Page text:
Thomas J. Vilsack was confirmed as the 32nd United States Secretary of Agriculture on Feb. 23, 2021 by the U.S. Senate.
He was nominated by President Joe Biden to return to a role where he served for eight years under President Barack Obama.
As leader of the U.S. Department of Agriculture as the 30th Secretary of Agriculture between 2009-2017, Vilsack worked hard to strengthen the American agricultural economy, build vibrant rural communities and create new markets for innovation in rural America. He fought to put Americans back to work by investing in rural infrastructure, renewable energy and large-scale conservation partnerships. Under his leadership, USDA supported America's farmers, ranchers and growers who drove the rural economy forward, set records for U.S. agricultural exports, provided food assistance to millions of Americans, and helped provide a safe, sufficient and nutritious food supply for the American people. USDA introduced healthier food choices in school meals to benefit 50 million children during Vilsack’s tenure and expanded free and reduced-price lunches for millions of kids.
Vilsack was the longest-serving member of President Obama’s original Cabinet. Prior to his appointment, he served two terms as the Governor of Iowa, served in the Iowa State Senate and as the mayor of Mt. Pleasant, Iowa. He received his bachelor's degree from Hamilton College and his law degree from Albany Law School in New York.
Prior to returning to USDA, he served as president and CEO of the U.S. Dairy Export Council (USDEC) from 2017 until February 2021. There, he provided strategic leadership and oversight of USDEC's global promotional and research activities, regulatory affairs and trade policy initiatives. In addition to his post at USDEC, he also served as a Strategic Advisor to Colorado State University’s food and water initiatives.
A native of Pittsburgh, Penn., Vilsack was born into an orphanage and adopted in 1951. After graduating from law school, Vilsack moved to Mt. Pleasant, Iowa, his wife Christie’s hometown, where he practiced law. The Vilsacks have two adult sons and two daughters-in-law—Doug, married to Janet; and Jess, married to Kate. They have five grandchildren.
Additional Background on Agriculture Secretary Tom Vilsack
Between 2009-2016, USDA enrolled a record number of acres in conservation programs through a new model of stewardship that brought together local, national, public and private partners. USDA also introduced healthier food choices in school meals to benefit 50 million children during Vilsack’s tenure. He expanded free and reduced-price participation in the National School Lunch Program by 19 percent and in the breakfast program by 30 percent, ensuring more low-income children had access to healthy meals each day. To diversify farming operations, he introduced new crop insurance and risk management tools for farms of all sizes.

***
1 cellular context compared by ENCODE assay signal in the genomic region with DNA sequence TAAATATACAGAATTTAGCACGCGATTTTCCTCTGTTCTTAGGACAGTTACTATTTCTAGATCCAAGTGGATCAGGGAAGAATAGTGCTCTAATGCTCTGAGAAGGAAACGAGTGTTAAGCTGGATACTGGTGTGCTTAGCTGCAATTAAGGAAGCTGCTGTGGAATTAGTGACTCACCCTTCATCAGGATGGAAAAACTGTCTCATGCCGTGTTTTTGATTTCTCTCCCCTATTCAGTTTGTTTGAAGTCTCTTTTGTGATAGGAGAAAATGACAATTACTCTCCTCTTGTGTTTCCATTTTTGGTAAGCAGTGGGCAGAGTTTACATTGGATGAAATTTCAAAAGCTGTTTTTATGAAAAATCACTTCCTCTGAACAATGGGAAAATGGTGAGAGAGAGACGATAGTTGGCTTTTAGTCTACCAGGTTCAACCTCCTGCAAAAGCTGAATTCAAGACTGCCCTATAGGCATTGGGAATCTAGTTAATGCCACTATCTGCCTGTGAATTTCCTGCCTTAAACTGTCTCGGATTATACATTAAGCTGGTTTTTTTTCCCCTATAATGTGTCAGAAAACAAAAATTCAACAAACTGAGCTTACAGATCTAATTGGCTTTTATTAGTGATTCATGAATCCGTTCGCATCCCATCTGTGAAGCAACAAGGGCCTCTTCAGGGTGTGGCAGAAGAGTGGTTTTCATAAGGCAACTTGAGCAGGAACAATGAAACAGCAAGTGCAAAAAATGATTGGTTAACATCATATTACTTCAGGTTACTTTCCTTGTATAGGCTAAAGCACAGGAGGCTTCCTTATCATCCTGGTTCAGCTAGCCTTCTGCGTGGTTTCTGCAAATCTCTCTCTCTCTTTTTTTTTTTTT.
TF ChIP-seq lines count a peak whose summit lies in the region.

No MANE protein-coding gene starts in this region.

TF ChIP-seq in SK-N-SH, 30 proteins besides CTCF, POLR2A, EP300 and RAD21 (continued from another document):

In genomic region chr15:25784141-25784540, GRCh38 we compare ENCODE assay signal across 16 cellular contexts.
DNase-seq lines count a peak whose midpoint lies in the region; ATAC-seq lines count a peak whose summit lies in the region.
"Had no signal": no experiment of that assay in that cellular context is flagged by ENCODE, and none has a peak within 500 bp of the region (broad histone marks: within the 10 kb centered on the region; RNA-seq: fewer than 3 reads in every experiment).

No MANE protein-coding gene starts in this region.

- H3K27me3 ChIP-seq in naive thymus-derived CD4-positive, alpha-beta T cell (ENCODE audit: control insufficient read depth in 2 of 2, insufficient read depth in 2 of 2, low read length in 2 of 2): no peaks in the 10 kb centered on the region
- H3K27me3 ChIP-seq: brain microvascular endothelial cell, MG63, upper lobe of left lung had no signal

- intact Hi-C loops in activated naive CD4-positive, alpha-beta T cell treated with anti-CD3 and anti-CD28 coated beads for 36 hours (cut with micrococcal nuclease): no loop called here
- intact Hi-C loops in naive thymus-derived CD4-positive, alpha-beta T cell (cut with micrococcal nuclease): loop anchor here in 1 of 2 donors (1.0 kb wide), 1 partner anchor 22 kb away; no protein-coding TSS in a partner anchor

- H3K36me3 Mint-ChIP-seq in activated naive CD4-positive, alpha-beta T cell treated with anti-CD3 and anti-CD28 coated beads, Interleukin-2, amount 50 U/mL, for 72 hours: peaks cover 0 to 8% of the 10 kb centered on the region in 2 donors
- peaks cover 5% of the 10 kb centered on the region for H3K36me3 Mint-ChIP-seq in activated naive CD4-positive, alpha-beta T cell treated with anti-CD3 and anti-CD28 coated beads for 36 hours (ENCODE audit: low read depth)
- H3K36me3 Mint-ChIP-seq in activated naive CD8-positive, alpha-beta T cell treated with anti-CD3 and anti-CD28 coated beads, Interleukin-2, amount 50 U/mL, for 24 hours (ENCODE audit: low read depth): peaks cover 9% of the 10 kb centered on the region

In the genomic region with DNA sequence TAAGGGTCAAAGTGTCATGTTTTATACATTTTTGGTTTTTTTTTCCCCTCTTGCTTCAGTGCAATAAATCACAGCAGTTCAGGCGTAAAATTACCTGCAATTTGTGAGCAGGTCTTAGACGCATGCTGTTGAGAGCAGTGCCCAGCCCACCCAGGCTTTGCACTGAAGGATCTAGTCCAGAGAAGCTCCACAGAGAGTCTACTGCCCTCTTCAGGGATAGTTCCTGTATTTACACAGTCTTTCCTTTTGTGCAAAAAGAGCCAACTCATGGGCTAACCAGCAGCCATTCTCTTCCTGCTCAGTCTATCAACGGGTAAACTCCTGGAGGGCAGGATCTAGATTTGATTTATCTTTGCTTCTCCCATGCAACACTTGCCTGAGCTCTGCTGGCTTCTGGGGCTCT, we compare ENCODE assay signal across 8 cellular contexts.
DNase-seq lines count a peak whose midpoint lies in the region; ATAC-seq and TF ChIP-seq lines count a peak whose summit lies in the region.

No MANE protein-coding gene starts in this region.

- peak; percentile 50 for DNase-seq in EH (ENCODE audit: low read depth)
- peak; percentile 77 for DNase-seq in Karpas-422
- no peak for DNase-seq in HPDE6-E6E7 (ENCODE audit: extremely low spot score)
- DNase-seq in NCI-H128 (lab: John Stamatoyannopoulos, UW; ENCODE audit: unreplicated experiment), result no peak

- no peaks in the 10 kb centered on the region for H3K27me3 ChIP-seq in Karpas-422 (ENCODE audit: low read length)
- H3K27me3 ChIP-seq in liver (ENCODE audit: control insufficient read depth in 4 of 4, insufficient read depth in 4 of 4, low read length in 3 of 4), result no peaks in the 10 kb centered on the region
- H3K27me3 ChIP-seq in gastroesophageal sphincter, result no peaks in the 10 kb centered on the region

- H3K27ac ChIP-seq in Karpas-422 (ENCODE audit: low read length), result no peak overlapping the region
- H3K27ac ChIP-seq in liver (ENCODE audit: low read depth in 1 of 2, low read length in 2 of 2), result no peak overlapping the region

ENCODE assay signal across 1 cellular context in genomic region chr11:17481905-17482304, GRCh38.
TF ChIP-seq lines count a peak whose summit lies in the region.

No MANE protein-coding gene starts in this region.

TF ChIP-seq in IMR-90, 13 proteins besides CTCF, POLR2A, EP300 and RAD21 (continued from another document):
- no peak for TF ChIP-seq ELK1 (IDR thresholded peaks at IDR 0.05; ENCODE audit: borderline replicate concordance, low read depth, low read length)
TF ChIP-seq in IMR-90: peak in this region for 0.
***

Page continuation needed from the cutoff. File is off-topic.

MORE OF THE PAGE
He built a diverse workforce at USDA. Nonwhite representation increased by 88 percent; USDA’s Senior Executive Service (SES) Corps was the most diverse across the U.S. government; and USDA saw a 140 percent increase in the number of minority students hired. Annual lending to underserved and socially disadvantaged producers increased 118-percent. Under his direction, USDA made important progress to address decades of outstanding civil rights claims and EEO complaints for customers and employees alike. USDA also launched the Office of Tribal Relations and regularly engaged in Tribal consultations with Native American communities.
Vilsack has been honored for his public service and work to advance American agriculture by the several organizations, including the Congressional Hunger Center and the Global Child Nutrition Foundation. He is a former member of the board of directors for GenYOUth as well as Feeding America, a nationwide network of more than 200 food banks that feed more than 46 million people through food pantries, soup kitchens, shelters, and other community-based agencies.
“The United States enjoys the most productive and abundant food supply on earth, but too much of this food goes to waste. An average family of four leaves more than two million calories, worth nearly $1,500, uneaten each year. That’s why we set the United States’ first national goal to reduce food waste by 50 percent by 2030 and are proud to join Champions 12.3 to inspire action globally. Reducing food waste on a global level is key to getting wholesome food to people who need it, protecting our natural resources, cutting environmental pollution and promoting innovative approaches for reducing food loss and waste.” — Tom Vilsack